One of our favorite reviewers Prince of Nothing continues his take on the ‘brobdignagian’ proportions of ZWEIHÄNDER Grim & Perilous RPG over at his website Age of Dusk. This is part six, To fight the abyss, one must know it…”:
At last we come to that most fundamental of activities in a grim and perilous world. The baying of men and the pig-like squealing of the maimed. Pitted Iron piercing yielding flesh. The dry crackling of splintering bone. The pleasing crimon spray of arterial blood. Let us speak of combat.
Welcome to another exciting installment of the epoch that is the Zweihänder review. This segment shall focus on Arcane Magick in Zweihänder (originally I set out to cover both divine, arcane and miscellanious magic in one post but considering the length I have decided to split them up).
Spellcasting in Zweihänder most resembles sorcery in 2e, by which I mean spellpoints can go fuck themselves and your sorcerous reserve is limitless but there is great risk in its utilization. The threshold number and magic ranks of the olden times have been cast aside. Utilizing magic is now a matter of a single skill roll (the Invocation skill, based on WP as usual) with a difficulty modified by type of Magick (Petty, Lesser and Greater). As a requirement for Lesser Magick, you need 2 ranks in Invocation and 3 ranks for greater. So far so good. The option of adding a little extra juice to your spells is also added by way of Channeling. If you Channel you forgo the normal safety precautions and tap deep into the Abyss (that’s the Warp with the serial numbers filed off) for more power, increasing your chances of success and making your magic harder to resist at the cost of corruption and a chance to trigger a Chaos Manifestation (similar to the Curse of Tzeentch) or Divine Displeasure if you are a Cleric. You can Channel at different degrees, a greater bonus giving more corruption and increasing the risk of a Chaos manifestation accordingly. I approve of this, and consider it a step up from the rather mundane spend half an action get a bonus method of the old game.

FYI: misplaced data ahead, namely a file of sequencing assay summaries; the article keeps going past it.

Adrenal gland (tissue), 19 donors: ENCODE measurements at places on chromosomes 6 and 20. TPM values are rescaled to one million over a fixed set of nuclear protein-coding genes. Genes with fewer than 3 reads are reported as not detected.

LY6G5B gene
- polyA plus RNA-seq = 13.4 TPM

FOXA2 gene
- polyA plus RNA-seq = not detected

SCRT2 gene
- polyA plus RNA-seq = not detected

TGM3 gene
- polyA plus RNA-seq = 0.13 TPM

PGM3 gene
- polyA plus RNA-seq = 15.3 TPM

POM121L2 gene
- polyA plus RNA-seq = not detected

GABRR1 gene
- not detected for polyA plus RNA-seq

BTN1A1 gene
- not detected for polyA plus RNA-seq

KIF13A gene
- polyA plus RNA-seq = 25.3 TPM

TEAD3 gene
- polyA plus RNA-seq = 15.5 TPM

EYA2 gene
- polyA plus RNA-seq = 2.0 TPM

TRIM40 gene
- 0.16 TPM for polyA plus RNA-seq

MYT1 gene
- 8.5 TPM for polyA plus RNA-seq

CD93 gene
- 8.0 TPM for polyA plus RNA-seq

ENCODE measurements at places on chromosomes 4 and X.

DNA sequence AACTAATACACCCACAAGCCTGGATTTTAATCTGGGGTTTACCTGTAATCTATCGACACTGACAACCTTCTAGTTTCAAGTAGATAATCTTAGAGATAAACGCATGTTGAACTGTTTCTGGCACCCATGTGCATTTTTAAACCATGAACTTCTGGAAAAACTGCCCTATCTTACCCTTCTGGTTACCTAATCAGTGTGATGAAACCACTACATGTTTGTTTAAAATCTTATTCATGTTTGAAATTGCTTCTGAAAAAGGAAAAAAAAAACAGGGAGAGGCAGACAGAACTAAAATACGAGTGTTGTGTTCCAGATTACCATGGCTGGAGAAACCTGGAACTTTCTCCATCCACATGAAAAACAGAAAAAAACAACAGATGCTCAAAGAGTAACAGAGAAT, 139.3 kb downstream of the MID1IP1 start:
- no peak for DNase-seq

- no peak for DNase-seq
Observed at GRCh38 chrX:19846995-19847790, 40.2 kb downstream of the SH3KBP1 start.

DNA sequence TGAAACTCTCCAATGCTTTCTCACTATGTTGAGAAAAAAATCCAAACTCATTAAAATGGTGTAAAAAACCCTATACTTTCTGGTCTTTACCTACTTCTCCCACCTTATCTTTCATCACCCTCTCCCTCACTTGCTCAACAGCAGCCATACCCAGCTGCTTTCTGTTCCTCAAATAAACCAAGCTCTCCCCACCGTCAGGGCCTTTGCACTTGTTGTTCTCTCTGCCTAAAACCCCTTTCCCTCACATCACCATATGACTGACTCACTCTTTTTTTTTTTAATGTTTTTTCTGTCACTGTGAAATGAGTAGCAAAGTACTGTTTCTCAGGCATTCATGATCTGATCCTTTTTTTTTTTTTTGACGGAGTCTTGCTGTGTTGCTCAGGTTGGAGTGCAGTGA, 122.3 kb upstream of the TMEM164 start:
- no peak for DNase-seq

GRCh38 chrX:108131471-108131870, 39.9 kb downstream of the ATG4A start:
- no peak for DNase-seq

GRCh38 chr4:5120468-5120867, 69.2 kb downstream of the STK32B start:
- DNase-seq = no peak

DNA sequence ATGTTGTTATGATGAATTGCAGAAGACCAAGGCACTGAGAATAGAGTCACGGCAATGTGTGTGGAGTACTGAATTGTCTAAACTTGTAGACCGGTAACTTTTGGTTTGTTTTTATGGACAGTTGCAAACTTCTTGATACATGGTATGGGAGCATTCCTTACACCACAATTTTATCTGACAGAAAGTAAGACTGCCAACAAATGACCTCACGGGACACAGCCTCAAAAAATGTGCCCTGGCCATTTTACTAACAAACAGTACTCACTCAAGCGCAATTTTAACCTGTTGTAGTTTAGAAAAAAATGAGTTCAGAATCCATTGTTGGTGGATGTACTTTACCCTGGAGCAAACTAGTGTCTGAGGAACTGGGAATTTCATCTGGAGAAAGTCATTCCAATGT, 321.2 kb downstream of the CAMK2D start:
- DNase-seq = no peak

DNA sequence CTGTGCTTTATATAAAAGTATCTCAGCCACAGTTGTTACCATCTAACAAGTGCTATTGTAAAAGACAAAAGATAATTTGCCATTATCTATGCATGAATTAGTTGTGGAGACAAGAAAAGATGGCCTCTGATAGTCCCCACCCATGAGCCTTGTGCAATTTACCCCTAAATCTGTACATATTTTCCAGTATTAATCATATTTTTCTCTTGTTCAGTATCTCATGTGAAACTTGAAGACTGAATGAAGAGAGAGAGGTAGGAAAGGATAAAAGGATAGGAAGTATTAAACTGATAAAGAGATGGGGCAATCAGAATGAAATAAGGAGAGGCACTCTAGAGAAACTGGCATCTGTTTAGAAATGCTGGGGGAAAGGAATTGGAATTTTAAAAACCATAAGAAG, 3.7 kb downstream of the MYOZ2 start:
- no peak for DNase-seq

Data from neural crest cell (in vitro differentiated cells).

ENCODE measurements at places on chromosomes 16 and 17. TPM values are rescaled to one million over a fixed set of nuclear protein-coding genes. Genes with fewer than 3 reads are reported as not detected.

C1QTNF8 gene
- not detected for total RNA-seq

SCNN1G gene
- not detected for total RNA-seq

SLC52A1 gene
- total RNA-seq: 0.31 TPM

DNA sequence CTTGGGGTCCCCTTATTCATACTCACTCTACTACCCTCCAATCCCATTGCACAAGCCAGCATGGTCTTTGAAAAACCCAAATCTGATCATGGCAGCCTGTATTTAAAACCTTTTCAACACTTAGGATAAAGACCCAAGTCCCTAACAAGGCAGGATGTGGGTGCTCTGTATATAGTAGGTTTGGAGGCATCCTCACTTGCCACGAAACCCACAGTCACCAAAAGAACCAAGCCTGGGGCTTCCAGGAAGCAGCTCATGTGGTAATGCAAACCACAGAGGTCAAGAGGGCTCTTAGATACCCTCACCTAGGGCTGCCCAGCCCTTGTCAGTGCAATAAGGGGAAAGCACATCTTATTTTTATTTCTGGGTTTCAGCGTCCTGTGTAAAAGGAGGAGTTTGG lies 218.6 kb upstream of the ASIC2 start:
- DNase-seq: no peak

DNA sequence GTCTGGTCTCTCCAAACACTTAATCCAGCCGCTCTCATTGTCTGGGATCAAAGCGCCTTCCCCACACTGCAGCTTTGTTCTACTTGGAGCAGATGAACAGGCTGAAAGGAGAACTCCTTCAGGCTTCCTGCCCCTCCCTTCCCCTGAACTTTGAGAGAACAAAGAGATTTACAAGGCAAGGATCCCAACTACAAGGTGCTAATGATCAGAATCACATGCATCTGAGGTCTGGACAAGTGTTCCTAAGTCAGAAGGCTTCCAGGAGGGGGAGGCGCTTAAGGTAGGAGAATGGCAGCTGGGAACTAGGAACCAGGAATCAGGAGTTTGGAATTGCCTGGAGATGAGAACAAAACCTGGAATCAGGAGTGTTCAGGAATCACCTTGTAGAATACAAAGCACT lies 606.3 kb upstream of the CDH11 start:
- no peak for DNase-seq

An additional risk/reward factor is added, unique for each spell, which I appreciate actually. If you critically succeed at a spell, its effect is magnified, in case of a critical failure the effects are usually reversed or turned upon the user. The price for critical failure can be, and often is, harsh, with damage being directed towards the caster, healing magic inflicting injury or disease and in case of extremely powerful sorcery, downright devastating (In case of high level Pyromancy, expect casualties in the dozens if not hundreds), driving home the point that Magick, while not inherently corrupt, is never to be used lightly.
Both Priests and Wizards must learn their spells from various sources (pilfered scrolls, accursed grimoires, tricked or blackmailed from unwilling tutors etc. etc.), at cost and with a risk of failure, certainly. While the number of Petty, Lesser and Greater Magicks a magick wielder can know is limited by their intelligence bonus, the number of available advances and the fact that magick users must specialize in either a single type of magick (or Wind if you want to be anally retentive) or worship a single deity ensures that this will have any affect on Petty Magick only. Learning spells costs XP (I mean reward points ahem), so Spellcasters do advance slower then normal characters, though they require nowhere near the massive amounts of xp from the old games.
Go back and re-read:
Zweihander (WFRP retroclone) Pt. I; Introducing
Zweihander (WFRP retroclone) Pt. II; The anatomy of grim heroics
Zweihander (WFRP retroclone) Pt. III; A man needs an occupation
Zweihander (WFRP retroclone) Pt. IV; Skullduggery and kicking people in the Face
Zweihander (WFRP retroclone) Pt. V; Barbarism and Unrelenting Savagery
Zweihander (WFRP retroclone) Pt. VI; To fight the abyss, one must know it…
Zweihander (WFRP retroclone) Pt. VII; Other magical shit